The School of Medical Sciences of the Kwame Nkrumah University of Science and Technology (KNUST) marks its 40 years of existence this year, with the climax expected to be held in August.
The Asantehene, Otumfuo Osei Tutu II, who is also the Chancellor of the university, leads national high-profile dignitaries to celebrate the school’s unique training of health professionals whose contribution to healthcare delivery, especially to the rural folks, remains unmatched.
And in re-living its focus of helping the underprivileged, the school has embarked on a nationwide provision of free surgery to correct specific defects, as well as general health services, as part of the celebration.
Ghana News Headlines
For today's latest Ghana news, visit Graphic Online headlines page Ghana news headlines.
The school is one of the country’s four medical schools. The others are the University of Ghana (UG), Legon; University of Cape Coast (UCC) and University for Development Studies (UDS). The idea to have a second medical school after the UG was re-echoed by the then Head of State and Chairman of the National Redemption Council, General Ignatius Kutu Acheampong, who declared in February 1974 in Tamale that there was the need to have the institution based at the then University of Science and Technology (UST) and the Komfo Anokye Teaching Hospital (KATH).
The idea of a medical school in Kumasi arose early in the 1960s when Dr R. P. Baffour was the Vice Chancellor of the university.
At that time, plans had been drawn for a new university hospital which was intended to be the nucleus of a teaching hospital for a medical school.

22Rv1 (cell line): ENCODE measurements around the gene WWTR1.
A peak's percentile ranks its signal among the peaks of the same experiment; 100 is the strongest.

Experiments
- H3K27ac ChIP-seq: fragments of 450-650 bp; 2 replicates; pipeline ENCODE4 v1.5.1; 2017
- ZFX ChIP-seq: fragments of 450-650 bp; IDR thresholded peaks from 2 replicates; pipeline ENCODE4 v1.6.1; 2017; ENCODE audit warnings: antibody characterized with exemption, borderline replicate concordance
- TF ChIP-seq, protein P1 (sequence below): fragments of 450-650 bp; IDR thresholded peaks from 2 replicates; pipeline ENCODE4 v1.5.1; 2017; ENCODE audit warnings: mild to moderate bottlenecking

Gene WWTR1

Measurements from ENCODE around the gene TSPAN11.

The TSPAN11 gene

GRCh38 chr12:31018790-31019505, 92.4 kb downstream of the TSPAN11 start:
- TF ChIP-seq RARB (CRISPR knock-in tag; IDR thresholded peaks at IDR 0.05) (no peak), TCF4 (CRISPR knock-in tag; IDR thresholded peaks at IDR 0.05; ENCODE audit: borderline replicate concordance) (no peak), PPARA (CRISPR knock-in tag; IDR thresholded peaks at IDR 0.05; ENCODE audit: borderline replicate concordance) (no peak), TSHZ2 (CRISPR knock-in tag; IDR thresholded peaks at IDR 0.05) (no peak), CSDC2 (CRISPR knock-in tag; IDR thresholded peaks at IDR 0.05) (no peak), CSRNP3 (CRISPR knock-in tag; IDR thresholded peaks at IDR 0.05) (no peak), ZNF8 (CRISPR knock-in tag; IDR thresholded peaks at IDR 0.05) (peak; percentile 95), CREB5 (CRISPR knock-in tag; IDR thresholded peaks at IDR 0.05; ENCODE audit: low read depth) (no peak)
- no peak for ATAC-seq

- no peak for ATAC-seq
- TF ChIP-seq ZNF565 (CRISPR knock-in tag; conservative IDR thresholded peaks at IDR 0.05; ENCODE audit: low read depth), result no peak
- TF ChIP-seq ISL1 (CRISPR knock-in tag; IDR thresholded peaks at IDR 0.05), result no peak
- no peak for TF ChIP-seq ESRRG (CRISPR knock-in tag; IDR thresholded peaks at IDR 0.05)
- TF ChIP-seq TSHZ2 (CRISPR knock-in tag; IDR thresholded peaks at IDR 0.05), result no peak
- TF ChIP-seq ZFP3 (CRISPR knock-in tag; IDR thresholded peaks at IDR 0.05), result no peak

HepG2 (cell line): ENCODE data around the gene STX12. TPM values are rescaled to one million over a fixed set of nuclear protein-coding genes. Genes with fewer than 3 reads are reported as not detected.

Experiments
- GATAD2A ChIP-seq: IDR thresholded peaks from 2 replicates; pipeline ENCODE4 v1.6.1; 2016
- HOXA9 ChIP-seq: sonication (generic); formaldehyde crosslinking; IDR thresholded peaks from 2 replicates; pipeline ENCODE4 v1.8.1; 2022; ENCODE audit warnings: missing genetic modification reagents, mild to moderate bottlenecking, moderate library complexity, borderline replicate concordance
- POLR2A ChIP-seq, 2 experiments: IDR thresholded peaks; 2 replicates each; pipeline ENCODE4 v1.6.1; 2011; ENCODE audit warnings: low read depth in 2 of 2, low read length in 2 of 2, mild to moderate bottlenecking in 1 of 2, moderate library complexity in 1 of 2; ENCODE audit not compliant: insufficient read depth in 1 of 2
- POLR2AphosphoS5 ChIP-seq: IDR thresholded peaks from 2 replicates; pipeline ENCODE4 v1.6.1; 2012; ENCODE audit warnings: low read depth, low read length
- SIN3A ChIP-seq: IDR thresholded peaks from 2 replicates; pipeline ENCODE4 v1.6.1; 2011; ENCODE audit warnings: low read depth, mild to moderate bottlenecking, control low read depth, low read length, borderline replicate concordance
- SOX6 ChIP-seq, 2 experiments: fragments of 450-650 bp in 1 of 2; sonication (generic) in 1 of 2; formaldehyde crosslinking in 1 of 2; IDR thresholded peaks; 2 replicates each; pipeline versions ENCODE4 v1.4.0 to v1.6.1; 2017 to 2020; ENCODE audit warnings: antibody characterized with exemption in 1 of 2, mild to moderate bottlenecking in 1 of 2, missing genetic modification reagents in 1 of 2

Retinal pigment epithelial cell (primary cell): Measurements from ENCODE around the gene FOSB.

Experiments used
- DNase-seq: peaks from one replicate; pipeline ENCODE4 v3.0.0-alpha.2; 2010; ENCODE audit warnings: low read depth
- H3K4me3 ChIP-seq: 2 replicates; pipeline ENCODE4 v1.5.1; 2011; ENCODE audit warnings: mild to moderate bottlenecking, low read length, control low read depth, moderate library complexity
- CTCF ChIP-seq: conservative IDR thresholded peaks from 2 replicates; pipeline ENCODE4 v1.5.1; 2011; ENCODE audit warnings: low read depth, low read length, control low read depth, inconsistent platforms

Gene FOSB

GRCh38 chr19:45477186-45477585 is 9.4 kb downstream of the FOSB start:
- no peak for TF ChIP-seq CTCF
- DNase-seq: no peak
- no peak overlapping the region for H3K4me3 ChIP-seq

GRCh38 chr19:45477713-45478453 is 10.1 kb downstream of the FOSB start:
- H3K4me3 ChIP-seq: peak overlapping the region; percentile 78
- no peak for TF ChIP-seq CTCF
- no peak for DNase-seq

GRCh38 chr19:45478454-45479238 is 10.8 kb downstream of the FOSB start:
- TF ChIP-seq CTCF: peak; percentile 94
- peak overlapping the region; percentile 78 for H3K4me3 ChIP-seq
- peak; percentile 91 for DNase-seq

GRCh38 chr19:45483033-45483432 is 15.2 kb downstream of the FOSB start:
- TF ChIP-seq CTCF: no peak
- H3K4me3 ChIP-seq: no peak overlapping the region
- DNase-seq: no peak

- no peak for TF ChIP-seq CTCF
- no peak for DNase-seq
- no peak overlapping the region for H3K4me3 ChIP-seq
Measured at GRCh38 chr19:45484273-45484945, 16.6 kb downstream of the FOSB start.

Following General Acheampong’s Tamale declaration, the next Vice Chancellor, Prof. E. Bamfo-Kwakye, appointed a five-member committee under the chairmanship of Prof. F. A. Kufuor of the Faculty of Science of the UST to work on the government’s declaration to set up the then second medical school.
The task of the committee, among others, was to investigate the justification and feasibility of establishing the medical school.
After considering the doctor/patient ratio in various countries, as well as the output of doctors from the University of Ghana Medical School, Legon, it was established beyond doubt that there was the need for a second medical school.
Per the history, the medical school in Kumasi was to train not only physicians but medical scientists and medical laboratory technologists. A three-year BSc (Human Biology) programme was to be the basic qualification for further training into the three categories. Teaching was also to be community-oriented and problem-based.
Founded in 1975, a year after the committee was formed, the school concentrates on training undergraduate medical doctors, postgraduate medical scientists and public health practitioners. The medical laboratory technology programme is currently run in the Faculty of Allied Health Sciences with other allied health disciplines.
In addition, the school is involved in the training of postgraduate doctors for the professional membership and fellowship certification of the Ghana College of Physicians and Surgeons and the West African Postgraduate Medical College.